Peo­ple often asso­ciate spring, with the high­est risk of floods.  And real­is­ti­cal­ly it is a time of high vul­ner­a­bil­i­ty.  But the trend over the past 2 decades, of increas­ing­ly severe weath­er sys­tems dur­ing all 4 sea­sons, has made the risk of Flood a con­tin­u­ous poten­tial prob­lem.   Con­se­quent­ly, this is a great time for indi­vid­u­als, fam­i­lies, busi­ness­es and com­mu­ni­ties to under­stand their risk for flood­ing and take pre­cau­tions to pro­tect their fam­i­lies and prop­er­ty in the event of flood­ing.

Floods are one of the most com­mon haz­ards in North Amer­i­ca, but not all Floods are alike.  We have seen dra­mat­ic media cov­er­age of Flood scenes from the Red Riv­er in Man­i­to­ba etc.  And a flash flood of a major riv­er may have dif­fer­ent reper­cus­sion than a dri­ving rain, what­ev­er the cause,  dev­as­tat­ing dam­age to prop­er­ty and build­ings can be the result.  A com­mon cause of flood in urban cen­ters can be a water main break, or poor­ly designed eaves trough sys­tems.

There are some sim­ple steps that can be tak­en to reduce the risks of all types of floods.  If you live on or near a flood plain, or major riv­er, mon­i­tor the gov­ern­ment weath­er ser­vice that pre­dicts floods and rates dan­ger lev­els

Heavy rains can turn a lazy riv­er or stream into a rag­ing tor­rent of water.  Exer­cise extreme cau­tion around river­banks and shore­lines dur­ing spring run-off, and severe weath­er sys­tems.  Keep chil­dren well way from water­ways.

For the aver­age home own­er, not hav­ing your base­ment flood­ed in the past, does not make you immune to a future prob­lem.

Here are some sim­ple flood pro­tec­tion tips:

Insure your gut­ters (eaves troughs) are in good con­di­tion and clear of debris, such as leaves.  Direct the eaves trough pipe well away from your foun­da­tion.

Make sure that the land­scape around your build­ing allows water to drain away from the build­ing, prop­er grad­ing is essen­tial to not over tax your weep­ing drains.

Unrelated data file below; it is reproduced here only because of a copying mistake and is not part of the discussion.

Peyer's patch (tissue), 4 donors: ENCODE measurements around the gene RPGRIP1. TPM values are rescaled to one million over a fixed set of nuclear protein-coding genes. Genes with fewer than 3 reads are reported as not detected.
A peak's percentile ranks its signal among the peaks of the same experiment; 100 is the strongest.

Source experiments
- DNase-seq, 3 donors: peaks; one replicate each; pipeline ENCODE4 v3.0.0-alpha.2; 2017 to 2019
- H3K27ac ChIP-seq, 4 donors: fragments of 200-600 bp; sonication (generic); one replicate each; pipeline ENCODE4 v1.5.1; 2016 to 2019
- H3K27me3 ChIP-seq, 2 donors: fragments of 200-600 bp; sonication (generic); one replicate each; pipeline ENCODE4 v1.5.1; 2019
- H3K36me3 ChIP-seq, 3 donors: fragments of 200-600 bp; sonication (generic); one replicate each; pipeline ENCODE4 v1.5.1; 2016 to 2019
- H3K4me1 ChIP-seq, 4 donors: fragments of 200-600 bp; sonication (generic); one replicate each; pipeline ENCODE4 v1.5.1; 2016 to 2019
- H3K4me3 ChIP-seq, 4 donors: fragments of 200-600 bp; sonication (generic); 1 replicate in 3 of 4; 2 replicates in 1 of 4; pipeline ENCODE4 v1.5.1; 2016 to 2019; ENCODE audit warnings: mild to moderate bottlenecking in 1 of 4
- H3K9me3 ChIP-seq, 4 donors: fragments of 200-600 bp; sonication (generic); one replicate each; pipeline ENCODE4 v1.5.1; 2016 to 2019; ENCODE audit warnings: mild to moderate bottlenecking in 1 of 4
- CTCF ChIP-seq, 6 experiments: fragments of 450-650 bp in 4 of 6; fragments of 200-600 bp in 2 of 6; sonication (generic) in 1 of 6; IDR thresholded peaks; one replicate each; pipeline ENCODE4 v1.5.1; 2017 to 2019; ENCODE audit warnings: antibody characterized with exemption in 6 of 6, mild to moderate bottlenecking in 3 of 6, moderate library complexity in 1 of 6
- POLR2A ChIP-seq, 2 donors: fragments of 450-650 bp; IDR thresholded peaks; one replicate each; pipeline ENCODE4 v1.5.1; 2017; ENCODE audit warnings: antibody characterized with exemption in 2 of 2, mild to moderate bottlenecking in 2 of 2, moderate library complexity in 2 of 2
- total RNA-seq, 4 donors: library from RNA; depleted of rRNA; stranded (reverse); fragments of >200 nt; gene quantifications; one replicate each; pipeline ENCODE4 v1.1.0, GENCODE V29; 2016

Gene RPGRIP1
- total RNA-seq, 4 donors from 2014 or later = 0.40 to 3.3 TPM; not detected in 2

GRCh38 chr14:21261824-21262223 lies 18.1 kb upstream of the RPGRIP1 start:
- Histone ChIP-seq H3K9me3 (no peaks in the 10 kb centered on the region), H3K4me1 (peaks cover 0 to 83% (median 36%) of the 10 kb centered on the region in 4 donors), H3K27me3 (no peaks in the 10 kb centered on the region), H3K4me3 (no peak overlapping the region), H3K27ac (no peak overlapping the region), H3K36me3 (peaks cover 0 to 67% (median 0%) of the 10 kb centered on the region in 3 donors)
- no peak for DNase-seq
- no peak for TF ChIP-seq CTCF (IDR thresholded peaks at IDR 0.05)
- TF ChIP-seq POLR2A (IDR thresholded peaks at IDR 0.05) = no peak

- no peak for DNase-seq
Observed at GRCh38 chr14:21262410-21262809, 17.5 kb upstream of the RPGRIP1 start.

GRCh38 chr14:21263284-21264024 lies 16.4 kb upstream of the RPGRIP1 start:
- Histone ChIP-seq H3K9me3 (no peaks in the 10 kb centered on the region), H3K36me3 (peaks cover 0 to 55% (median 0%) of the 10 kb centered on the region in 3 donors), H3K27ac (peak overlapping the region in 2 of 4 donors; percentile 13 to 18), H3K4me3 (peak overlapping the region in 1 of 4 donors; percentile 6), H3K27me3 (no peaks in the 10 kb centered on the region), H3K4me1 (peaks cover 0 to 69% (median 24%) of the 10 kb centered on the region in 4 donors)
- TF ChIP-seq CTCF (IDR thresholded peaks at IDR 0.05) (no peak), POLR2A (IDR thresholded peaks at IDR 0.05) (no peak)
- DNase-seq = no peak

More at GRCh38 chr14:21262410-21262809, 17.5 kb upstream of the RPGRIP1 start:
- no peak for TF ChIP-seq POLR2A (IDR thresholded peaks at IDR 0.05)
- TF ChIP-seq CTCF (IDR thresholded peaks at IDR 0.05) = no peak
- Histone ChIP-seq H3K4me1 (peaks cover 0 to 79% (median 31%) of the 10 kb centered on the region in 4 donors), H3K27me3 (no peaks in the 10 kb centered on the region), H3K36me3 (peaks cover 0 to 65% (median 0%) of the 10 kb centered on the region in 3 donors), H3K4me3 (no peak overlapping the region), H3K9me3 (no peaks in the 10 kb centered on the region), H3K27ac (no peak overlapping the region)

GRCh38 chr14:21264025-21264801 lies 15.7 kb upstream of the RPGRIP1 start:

If you rely on a sump pump in your base­ment, install an alarm that alerts you in the event of a pump fail­ure and con­sid­er a bat­tery back­up for the pump.  It’s not unusu­al to have a pow­er fail­ure dur­ing severe storms, when you need your pump work­ing most!

Add a flood sen­sor to your Alarm Sys­tem.   A flood sen­sor can alert you to a faulty sump pump, a bro­ken water pipe, an over­flow­ing wash­ing machine etc.  An ear­ly warn­ing can save you thou­sands of $’s!

Add a low tem­per­a­ture sen­sor to your Secu­ri­ty Alarm Sys­tem. Many floods are caused by burst pipes that were frozen.   A low tem­per­a­ture sen­sor can alert you to falling tem­per­a­tures in your build­ing before you have a prob­lem.

Note:  many insur­ance com­pa­nies have lim­it­ed or no cov­er­age for flood dam­age, or very high deductibles. Check your insur­ance pol­i­cy and dis­cuss your options with your bro­ker.

Take a lit­tle time to pre­pare now, it can save you a great deal of aggra­va­tion in the future.

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Allan Baum
Security Industry veteran with over 30+ years in the industry. Founded family owned and operated Protection Plus in 1994 with his wife and has overseen its growth since. In addition to working with his wife and son, Allan has assigned the role of Chief Canine Officer to his trusted dog Waub, who joins him at the office every day.